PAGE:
The S1000D CSDB is a tool specifically designed to support the required and necessary, often complex, components of an S1000D project.
A question came to us here at TDW, “Can you explain the CSDB and will it support the S-Series specifications?”. A reasonable question, but to answer this all together, we need to understand that not all CSDB tools are created equal.
While reviewing and advising clients on selecting or replacing S1000D software tools, including an S1000D CSDB, I have seen these tools fall into different categories.
The first category is the ‘pure’ S1000D CSDB, a CSDB that focuses on S1000D in isolation and does not concern itself with external domains. For smaller, low-cost projects, this may be an acceptable and sensible route. The real-world of current technical documentation projects do not always have us only within the S1000D stable. We have to connect external domains, for example, ILS, Provisioning, training are all excellent examples of external influences on the S1000D technical publication.
Step in category two of the CSDB, the semi-integrated tool. The CSDB tool in this category understands that external and relevant data exists and we gain a tremendous amount by using it in the S1000D domain. For example, task information contained in the Integrated Logistics Support domain or parts information in the provisioning domain. All data that we benefit from directly importing from external systems, databases or messages. The CSDB tools in this category provide an integration path from one domain to another.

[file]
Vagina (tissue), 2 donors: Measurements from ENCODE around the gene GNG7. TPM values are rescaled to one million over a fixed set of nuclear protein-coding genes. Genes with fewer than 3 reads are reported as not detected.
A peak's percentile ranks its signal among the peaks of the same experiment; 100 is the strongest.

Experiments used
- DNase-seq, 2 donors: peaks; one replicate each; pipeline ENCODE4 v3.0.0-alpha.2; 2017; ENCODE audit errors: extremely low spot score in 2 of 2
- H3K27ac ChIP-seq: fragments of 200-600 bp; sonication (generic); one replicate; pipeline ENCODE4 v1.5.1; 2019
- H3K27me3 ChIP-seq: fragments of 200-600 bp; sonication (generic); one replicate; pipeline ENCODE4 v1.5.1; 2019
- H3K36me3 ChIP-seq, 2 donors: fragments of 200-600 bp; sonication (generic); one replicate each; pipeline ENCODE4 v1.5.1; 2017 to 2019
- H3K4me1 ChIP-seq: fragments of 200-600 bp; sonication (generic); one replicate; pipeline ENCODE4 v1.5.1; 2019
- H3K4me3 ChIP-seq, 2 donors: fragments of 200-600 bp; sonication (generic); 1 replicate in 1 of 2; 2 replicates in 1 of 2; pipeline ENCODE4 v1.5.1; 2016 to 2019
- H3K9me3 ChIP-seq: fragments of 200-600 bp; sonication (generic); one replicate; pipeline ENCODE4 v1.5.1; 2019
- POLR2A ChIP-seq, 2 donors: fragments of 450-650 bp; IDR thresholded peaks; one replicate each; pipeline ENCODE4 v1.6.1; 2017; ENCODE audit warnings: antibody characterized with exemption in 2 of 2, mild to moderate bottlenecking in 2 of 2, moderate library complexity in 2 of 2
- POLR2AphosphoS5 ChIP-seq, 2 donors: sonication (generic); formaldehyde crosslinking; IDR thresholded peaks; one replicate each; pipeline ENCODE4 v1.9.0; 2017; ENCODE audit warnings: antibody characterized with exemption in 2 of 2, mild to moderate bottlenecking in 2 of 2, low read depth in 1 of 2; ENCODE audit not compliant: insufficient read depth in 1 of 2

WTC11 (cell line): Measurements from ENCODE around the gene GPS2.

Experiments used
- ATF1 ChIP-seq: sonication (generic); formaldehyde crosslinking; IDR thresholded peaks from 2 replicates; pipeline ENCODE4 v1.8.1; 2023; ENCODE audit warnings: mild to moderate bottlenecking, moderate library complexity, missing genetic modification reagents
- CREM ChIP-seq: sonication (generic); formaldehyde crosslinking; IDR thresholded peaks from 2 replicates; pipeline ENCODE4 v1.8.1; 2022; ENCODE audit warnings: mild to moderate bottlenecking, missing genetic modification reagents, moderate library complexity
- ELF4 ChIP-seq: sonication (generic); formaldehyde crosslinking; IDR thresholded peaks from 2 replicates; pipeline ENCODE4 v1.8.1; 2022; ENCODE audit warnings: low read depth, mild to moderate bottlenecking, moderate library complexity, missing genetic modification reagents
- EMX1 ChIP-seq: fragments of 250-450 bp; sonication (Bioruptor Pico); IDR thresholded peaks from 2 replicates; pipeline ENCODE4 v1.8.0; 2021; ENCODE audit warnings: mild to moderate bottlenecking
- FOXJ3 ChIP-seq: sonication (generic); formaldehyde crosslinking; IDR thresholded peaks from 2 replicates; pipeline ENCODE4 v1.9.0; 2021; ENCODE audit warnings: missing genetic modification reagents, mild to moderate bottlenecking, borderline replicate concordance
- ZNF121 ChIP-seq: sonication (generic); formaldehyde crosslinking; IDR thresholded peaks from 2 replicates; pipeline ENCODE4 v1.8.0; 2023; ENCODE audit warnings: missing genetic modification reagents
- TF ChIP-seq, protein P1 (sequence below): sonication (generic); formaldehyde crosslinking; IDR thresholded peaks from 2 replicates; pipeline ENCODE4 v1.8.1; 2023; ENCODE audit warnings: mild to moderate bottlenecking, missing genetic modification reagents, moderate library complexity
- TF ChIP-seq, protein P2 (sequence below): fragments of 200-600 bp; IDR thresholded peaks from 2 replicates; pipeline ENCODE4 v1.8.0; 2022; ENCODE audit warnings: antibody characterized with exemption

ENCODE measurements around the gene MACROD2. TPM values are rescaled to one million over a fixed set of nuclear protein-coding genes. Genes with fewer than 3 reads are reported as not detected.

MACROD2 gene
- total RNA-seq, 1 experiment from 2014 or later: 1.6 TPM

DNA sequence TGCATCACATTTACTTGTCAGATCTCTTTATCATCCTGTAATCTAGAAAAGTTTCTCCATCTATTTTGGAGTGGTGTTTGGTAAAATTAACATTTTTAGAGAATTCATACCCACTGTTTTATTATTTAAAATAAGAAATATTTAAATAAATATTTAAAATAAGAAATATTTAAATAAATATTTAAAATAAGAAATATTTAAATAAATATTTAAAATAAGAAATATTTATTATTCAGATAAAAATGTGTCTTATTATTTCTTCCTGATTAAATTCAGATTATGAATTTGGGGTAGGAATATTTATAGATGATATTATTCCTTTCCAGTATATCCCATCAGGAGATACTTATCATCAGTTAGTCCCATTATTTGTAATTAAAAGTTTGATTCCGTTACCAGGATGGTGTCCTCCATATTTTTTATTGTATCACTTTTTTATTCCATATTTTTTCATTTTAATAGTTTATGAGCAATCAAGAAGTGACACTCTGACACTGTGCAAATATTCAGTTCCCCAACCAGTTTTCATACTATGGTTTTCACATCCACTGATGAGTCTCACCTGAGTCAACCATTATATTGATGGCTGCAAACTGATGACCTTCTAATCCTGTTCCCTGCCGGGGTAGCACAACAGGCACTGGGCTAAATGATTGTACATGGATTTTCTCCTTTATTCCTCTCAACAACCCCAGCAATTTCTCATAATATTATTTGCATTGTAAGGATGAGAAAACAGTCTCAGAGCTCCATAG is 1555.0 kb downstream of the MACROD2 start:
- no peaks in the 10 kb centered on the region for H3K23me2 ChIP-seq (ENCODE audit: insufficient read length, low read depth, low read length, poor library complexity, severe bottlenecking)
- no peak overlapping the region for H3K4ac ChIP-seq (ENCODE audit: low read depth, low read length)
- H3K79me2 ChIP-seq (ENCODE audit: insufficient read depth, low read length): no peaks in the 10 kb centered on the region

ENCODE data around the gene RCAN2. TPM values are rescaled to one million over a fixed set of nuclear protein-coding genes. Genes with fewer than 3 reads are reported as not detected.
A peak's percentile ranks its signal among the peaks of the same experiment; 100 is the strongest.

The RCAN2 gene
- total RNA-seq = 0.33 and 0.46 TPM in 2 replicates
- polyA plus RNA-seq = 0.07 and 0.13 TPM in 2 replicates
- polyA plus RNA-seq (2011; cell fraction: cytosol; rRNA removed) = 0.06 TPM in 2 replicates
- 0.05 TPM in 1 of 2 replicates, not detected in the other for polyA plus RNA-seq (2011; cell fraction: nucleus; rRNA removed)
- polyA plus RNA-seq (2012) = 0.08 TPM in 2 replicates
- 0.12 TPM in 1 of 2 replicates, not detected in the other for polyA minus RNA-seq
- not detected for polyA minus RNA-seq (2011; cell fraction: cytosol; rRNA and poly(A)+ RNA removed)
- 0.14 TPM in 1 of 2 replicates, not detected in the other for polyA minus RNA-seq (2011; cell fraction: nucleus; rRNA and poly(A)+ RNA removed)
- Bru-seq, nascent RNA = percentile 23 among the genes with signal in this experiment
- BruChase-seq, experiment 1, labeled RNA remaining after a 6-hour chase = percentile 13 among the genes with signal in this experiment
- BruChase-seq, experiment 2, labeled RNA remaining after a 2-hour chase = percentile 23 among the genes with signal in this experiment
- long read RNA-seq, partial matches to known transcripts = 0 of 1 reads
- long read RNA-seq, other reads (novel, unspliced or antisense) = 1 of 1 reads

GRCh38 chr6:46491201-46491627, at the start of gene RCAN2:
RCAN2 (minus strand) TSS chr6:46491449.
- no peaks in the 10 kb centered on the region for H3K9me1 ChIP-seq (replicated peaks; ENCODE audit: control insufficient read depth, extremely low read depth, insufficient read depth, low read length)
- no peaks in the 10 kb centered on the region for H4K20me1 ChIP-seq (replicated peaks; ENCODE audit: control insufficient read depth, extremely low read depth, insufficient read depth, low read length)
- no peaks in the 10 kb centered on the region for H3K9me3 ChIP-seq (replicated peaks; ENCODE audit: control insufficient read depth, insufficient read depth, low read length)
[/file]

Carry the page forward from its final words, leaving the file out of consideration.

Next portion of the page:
The question, however, was around the CSDB and the emerging S-Series of Integrated Product Support specifications. These specifications will support the processes and database population for individual domains. The vision is to have a digital-thread from one discipline to another, providing import and export data maps. The theory will enable all fields to talk to each other and connect the dots to allow intelligent product support through standardised data sharing.
The majority of the S-Series specifications are still very much in the early stages of development and are still working out how this will work. Therefore, some CSDB vendors will be waiting to see where the market goes and how these specifications will eventually map. On the other hand, we now see some market shifts where software vendors are now looking at S1000D within the broader S-Series Integrated Product Support discipline.
We should note that not all CSDB tools are created equal, and there are many considerations outside of data integration to consider. Watch my YouTube video on this topic to give you insight into the functions and categories of an S1000D CSDB.
Why not join TDW for more content and deeper tutorials?